Taco trucks in jeopardy?

I was very distressed to read in the Carrboro Citizen that the town development review administrator is trying to shut down the taco trucks that serve food in the parking lots at Fitch's Lumber, Cliff's Meat Market and Johnny's Sporting Goods -- in response to one anonymous complaint. They have until tomorrow to shut down. They can appeal the decision, but that process will cost $250 a pop. You can read the full article here.

I have loved the taco trucks. I love the food. I love that the food is cheap and quick and fresh. I love their salsa. And what I really love (almost as much as their salsa, and the fact that they serve tripe, which I never have the nerve to try) is that they are some of the most diverse dining establishments in town.

Is there anything hungry citizens can do to save the taco trucks??



I don't know what we can do to appeal the decision to shut down the taco trucks, but I'd really like to know what I can do. I live near Johnny's Sporting Goods, and that taco truck is a lot more than a place for good, cheap eats -- it's an important community space where people meet and talk and enjoy each other's company. Please share any info that you can find about saving the taco trucks!

From all of the friendly noises coming from the Mayor and Ms. Gist, it seems likely that the Board of Adjustment will provide a sympathetic review to any appeals that the property owners might make.  It would be nice if there was some way to roll all three appeals into one, thereby saving the taco-truck owners $500 in filing fees.  $250 split three ways is less than $84 -- a far cry from the $250 per truck they'll have to put up as of now.

 Does anyone know if treating all three zoning appeals as one case is possible?  Shutting these guys down on a zoning technicality due an anonymous complaint would be a seriously un-Carrboro thing to do.


I am not sure if I understand this. Someone can make an anonymous complaint (and the complaint certainly cost nothing to make) and the taco truck owners need to cough up 500 each to file an appeal? In Carrboro?

It seems that now the complaint has been registered, the poor owners are caught up in the process. Whether the zoning appeal process is fair or not, if it’s the legal process for getting the trucks back, and it must be followed until it can be changed.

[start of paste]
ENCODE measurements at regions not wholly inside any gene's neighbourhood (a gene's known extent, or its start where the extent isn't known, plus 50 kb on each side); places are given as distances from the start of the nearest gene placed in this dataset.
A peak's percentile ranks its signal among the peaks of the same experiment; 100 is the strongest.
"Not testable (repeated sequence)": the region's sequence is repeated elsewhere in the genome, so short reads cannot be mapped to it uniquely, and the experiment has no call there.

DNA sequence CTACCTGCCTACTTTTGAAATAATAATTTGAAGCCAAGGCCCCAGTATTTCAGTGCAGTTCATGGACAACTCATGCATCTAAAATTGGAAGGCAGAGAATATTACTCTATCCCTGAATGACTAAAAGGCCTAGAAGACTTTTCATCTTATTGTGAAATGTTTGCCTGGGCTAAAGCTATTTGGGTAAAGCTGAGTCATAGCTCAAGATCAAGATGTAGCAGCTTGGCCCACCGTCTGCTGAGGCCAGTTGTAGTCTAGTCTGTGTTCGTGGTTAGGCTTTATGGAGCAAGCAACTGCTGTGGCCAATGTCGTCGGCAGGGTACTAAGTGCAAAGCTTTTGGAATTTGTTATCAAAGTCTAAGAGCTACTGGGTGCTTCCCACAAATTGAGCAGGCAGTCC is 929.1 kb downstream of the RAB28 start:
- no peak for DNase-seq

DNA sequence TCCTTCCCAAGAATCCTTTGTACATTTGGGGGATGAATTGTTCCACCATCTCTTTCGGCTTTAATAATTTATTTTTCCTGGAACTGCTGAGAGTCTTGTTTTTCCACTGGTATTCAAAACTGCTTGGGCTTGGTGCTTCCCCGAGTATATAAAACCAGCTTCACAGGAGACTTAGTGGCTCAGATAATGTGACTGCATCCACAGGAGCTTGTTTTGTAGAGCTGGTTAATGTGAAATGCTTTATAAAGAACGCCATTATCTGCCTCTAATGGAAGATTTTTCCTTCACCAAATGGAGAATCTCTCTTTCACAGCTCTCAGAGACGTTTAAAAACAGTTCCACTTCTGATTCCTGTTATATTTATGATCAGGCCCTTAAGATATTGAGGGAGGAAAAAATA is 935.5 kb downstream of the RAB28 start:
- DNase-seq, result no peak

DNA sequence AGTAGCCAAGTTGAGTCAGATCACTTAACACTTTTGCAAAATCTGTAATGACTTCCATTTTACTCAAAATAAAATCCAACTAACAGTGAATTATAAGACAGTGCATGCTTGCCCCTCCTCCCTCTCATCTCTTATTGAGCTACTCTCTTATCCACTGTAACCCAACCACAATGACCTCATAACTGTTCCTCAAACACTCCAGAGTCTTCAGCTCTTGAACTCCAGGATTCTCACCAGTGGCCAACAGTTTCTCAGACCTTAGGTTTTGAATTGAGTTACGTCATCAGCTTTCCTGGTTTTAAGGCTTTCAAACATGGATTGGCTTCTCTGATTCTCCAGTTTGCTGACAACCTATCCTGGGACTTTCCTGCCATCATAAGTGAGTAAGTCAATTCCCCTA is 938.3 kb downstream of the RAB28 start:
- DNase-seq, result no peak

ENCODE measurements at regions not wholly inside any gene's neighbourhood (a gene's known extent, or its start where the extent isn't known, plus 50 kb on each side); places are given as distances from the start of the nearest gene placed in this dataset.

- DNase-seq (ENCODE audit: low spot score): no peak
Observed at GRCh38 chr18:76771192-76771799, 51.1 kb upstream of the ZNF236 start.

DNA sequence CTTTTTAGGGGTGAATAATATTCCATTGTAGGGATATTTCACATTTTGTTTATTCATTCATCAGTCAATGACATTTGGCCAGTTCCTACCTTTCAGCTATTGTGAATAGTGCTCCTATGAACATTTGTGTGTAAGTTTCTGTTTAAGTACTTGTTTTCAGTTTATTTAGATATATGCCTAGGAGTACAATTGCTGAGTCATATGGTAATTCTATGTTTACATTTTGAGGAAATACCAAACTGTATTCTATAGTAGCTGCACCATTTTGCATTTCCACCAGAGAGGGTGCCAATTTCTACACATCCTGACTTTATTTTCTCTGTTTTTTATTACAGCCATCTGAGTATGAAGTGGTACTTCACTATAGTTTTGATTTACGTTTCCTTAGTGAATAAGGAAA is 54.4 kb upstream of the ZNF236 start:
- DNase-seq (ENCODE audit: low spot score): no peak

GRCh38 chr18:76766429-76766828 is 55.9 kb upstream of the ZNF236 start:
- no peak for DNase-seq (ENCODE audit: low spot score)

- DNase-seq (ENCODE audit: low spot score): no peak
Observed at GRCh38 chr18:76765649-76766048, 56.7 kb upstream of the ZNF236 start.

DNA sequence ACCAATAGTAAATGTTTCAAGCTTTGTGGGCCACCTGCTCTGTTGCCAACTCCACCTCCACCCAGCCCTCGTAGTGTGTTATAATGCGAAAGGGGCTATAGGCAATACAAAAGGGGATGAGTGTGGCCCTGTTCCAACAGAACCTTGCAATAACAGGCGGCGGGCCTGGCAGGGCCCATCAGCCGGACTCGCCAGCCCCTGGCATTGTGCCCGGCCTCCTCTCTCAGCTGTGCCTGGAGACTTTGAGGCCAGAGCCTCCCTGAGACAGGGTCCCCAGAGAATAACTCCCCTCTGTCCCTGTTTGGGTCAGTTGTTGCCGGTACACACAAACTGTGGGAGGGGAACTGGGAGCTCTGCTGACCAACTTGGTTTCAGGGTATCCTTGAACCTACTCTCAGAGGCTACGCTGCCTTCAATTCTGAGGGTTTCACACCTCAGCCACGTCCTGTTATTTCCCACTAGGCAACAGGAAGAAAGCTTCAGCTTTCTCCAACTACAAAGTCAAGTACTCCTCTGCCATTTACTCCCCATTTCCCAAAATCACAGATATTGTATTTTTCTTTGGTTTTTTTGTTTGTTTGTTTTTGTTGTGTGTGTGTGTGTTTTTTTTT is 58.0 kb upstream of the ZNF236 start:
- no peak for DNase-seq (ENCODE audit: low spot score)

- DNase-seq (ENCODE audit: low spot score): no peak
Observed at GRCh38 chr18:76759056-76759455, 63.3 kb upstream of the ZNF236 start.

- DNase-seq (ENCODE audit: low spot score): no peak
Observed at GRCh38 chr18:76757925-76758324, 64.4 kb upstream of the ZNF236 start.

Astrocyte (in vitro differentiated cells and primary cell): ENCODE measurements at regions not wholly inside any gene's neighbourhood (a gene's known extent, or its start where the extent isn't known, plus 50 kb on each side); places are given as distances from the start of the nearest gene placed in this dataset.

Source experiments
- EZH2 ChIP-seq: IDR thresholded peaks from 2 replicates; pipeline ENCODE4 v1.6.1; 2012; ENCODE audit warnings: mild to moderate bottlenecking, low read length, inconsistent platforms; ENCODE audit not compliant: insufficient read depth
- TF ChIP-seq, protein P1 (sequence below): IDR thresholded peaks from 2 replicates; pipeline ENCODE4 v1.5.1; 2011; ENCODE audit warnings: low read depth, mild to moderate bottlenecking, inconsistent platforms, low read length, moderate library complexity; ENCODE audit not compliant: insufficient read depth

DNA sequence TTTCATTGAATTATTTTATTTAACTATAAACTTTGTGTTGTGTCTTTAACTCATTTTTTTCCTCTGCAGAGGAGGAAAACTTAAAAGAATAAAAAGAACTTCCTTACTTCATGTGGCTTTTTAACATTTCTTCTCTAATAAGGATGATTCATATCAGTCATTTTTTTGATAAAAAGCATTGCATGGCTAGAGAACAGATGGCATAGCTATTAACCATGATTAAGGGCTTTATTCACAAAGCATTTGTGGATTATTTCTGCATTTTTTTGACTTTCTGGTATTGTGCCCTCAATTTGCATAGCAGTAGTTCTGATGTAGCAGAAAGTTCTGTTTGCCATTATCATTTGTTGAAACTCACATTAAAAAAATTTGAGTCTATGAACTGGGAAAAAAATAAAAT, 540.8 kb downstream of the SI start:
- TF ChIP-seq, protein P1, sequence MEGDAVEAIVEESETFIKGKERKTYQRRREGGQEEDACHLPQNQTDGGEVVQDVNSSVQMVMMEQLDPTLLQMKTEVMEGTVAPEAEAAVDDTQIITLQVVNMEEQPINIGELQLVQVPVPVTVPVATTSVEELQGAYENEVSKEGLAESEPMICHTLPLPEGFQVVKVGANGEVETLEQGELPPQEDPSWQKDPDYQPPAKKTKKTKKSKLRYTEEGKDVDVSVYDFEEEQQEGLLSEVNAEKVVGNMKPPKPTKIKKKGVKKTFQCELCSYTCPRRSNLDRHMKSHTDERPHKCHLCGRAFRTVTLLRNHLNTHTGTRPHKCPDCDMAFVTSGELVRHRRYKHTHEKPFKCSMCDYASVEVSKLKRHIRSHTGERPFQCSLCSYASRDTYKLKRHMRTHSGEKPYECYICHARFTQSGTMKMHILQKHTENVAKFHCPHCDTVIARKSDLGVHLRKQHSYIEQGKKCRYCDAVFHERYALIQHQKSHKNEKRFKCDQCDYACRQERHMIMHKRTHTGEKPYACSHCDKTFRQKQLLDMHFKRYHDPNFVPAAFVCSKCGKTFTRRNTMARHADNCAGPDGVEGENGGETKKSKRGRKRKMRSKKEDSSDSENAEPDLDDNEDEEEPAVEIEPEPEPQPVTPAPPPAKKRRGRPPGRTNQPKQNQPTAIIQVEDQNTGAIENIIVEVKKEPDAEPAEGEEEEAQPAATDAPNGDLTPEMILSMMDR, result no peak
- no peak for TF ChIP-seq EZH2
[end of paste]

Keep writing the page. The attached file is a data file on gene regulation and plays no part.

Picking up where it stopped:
How about a fund to help the truck owners get out of zoning trouble?

I think it works like this -- if someone complains (even anonymously), the city is required to investigate the complaint.  As it turns out in this case, there's a prima facie case that the taco trucks really do violate city zoning, and so they will have to appeal to the Board of Adjustment, presumably for some sort of zoning waiver (or some other type of exemption from the zoning requirements).  The cost of filing the appeal is $250 per property owner.  

 The obvious solution would be to change the zoning to allow the trucks, but this would take time and expense, it would be cumbersome, and it might have a significant downside that no one's thought of yet.  If there is some sort of zoning waiver that can be obtained, it would be an efficient way to resolve this specific problem (albeit in an ad hoc fashion) without having to re-zone downtown Carrboro.  The problem is that $250 is an expensive proposition for a taco truck owner, and of course its actually the property owners (Fitch, Cliff's, etc) that will have to file the appeals.  There's no telling if they're willing to go to the trouble or not.  They don't even own the taco trucks. 

 I rather suspect that this is going to get sorted out.  No one has publicly expressed anything but support for the taco truck owners, and I don't think the logistical or policy barriers are insurmountable.  Of course, its possible that all the restaurateurs will show up at the Board of Adjustment meeting to speak against the taco truck owners, but that's what these sorts of meetings are for.  If there's a constituency with a gripe, they should get to air it out in public.


uh, if the problem is the zoning ordinance, why not amend it?

The Carrboro town staff is looking into the most efficient solution to this problem at the moment.  I don't know exactly what that solution will be, but it seems like there ought to be a simple and inexpensive way for a taco truck to operate in downtown Carrboro.

I'm not at all confidant that a zoning appeal to the Board of Adjustment is really the best thing for the taco truck owners to do.

I think you're right about the problems with an appeal to the B of A, but would that at least keep these guys operating while a better solution was developed?  I'd hate to see them get shut down while we're all trying to figure out how to keep them open.  

From the Citizen article it looks like they needed to have shut down by today to avoid "action" from the town.  I doubt this kind of small business can survive a very long period without generating revenue.


The Magic Eight Ball says: More tacos are in Carrboro's future.

At this point, if you are concerned about the taco trucks, you can probably best show your support by patronizing the trucks this weekend.

May I recommend the pollo asado?